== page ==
Please correct me if I am wrong, but I am interpreting, and extrapolating the answer your question to be directly analogous to 'electronically steering a radar beam' by applying stronger excitation to the emitters opposite the direction you want the beam to be steered. Radar waves of stronger amplitude electromagnetically repel the weaker amplitudes and the whole beam is diverted relative to the differences in their strength. Light is just another strata of the 'electromagnetic spectrum'; so, I am certain that the same laws of electromagnetic 'attraction' and 'repulsion' are equally represented throughout the spectrum.

What was the light source you were thinking of when you asked the question? How the photons were emitted, their strength, and whether or not they were filtered, columnated, and or reflected may 'shed some light' on why you asked the question the way you did (pun intended).
 
  • #7
SWB123 said:
'electronically steering a radar beam' by applying stronger excitation to the emitters opposite the direction you want the beam to be steered. Radar waves of stronger amplitude electromagnetically repel the weaker amplitudes and the whole beam is diverted relative to the differences in their strength.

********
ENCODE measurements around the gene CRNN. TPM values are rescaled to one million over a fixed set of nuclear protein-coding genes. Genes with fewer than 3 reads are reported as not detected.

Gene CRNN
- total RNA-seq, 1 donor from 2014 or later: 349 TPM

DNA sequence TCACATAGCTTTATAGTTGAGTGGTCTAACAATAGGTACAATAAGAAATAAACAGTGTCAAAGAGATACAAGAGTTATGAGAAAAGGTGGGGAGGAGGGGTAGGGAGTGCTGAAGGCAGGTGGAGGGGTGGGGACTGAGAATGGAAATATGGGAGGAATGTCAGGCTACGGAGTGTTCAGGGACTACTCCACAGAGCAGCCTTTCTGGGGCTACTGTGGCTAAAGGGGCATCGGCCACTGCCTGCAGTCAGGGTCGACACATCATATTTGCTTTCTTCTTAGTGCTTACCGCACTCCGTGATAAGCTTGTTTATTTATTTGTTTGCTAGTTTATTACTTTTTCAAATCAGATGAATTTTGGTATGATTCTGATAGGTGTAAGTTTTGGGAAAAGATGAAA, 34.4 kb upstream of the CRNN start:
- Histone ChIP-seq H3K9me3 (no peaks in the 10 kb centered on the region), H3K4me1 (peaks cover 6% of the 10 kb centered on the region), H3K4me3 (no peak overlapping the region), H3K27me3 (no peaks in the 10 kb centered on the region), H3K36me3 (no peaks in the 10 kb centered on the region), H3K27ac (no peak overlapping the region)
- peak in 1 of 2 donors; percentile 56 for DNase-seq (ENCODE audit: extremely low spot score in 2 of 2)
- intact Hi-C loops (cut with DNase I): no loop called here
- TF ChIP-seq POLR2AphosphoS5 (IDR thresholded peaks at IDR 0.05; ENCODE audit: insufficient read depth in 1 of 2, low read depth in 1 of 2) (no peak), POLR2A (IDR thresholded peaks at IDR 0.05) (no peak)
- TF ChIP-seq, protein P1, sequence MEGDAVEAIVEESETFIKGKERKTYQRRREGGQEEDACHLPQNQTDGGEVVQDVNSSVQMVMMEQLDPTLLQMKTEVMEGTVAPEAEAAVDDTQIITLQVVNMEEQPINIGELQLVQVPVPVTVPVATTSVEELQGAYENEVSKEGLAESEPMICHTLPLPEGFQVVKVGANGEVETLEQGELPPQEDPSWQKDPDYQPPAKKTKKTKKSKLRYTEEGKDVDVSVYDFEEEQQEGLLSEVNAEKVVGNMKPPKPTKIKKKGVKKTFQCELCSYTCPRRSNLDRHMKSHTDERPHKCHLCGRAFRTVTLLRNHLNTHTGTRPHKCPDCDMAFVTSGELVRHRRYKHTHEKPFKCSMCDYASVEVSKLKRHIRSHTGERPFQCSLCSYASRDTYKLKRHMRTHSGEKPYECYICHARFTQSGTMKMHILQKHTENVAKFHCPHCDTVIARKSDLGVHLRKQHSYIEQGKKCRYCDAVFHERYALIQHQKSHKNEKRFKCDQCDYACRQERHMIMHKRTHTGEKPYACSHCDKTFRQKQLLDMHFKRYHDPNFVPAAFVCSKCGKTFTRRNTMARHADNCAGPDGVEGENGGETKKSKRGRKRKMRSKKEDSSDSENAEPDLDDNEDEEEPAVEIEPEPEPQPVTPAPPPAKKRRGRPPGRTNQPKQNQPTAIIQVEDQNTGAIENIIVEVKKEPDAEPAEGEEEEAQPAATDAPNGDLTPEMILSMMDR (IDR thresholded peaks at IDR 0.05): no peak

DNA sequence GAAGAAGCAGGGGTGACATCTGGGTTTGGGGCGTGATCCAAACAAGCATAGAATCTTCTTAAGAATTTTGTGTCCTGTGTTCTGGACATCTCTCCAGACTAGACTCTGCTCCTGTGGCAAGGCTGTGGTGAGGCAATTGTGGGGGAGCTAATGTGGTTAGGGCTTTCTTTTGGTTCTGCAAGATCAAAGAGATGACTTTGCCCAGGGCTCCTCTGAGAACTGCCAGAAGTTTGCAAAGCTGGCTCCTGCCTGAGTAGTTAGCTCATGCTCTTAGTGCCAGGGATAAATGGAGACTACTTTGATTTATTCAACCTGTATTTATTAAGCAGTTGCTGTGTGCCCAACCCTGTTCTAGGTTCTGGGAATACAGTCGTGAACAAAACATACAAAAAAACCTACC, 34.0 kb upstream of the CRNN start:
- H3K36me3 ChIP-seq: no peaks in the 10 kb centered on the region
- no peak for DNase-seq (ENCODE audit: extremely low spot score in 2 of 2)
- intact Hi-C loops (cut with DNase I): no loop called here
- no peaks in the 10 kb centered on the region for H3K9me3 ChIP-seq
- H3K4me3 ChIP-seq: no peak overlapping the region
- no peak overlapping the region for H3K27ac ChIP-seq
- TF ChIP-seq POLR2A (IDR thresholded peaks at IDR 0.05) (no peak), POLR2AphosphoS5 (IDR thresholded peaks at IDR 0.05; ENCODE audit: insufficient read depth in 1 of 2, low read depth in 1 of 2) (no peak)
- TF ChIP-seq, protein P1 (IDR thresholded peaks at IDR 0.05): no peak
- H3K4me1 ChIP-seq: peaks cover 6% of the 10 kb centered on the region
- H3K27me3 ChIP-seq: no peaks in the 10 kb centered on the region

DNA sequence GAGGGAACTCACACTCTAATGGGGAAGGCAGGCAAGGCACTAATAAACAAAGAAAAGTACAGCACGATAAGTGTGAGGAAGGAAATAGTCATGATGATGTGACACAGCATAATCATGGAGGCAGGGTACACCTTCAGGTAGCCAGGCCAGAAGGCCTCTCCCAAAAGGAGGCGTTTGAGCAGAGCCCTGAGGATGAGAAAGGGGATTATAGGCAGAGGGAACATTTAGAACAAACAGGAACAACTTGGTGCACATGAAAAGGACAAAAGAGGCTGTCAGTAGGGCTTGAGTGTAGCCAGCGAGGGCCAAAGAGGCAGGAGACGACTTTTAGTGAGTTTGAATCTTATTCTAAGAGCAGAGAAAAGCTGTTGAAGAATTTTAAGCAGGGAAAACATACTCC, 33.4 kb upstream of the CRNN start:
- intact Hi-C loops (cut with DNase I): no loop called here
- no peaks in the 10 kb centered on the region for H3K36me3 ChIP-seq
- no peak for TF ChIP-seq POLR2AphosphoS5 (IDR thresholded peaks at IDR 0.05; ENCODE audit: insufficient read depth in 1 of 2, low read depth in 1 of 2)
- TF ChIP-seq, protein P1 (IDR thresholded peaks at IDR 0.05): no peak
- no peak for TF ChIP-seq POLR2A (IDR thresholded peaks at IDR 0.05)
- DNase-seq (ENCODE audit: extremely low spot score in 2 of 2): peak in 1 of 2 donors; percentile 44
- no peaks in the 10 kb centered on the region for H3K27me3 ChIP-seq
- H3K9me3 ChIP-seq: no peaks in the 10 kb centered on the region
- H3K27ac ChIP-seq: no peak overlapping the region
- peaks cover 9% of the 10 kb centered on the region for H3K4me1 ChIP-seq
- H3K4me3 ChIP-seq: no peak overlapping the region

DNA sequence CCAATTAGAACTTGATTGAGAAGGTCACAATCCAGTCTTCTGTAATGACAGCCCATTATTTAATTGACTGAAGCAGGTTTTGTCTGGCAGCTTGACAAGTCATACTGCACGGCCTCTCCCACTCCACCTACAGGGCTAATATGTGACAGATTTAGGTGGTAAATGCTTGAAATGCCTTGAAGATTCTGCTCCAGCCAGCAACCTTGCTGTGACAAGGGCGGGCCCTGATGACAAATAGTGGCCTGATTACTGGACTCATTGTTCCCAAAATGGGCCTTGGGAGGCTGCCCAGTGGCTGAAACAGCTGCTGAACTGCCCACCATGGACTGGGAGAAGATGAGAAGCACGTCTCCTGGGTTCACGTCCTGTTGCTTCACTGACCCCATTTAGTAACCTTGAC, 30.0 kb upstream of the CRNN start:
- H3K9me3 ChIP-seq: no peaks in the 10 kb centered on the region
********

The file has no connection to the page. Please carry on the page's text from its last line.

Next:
Do you have a reference for this process?
 
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SWB123 said:
Here is a good one:
http://www.radartutorial.eu/06.antennas/Phased Array Antenna.en.html

A simple Google search on "3D Electronic Beem Steering" will bring up a wealth of information on the subject.
This describes a phased array and well known but your description of the physics is simply not correct.
SWB123 said:
Radar waves of stronger amplitude electromagnetically repel the weaker amplitudes and the whole beam is diverted
There is no repulsion of the waves...the result is simply the instantaneous sum giving rise to interference.
 
  • #10
I did ask to be corrected if I was wrong.

I had mistakenly thought that since the emissions were electromagnetic waves then their interaction/interference was a direct result of their electromagnetic properties.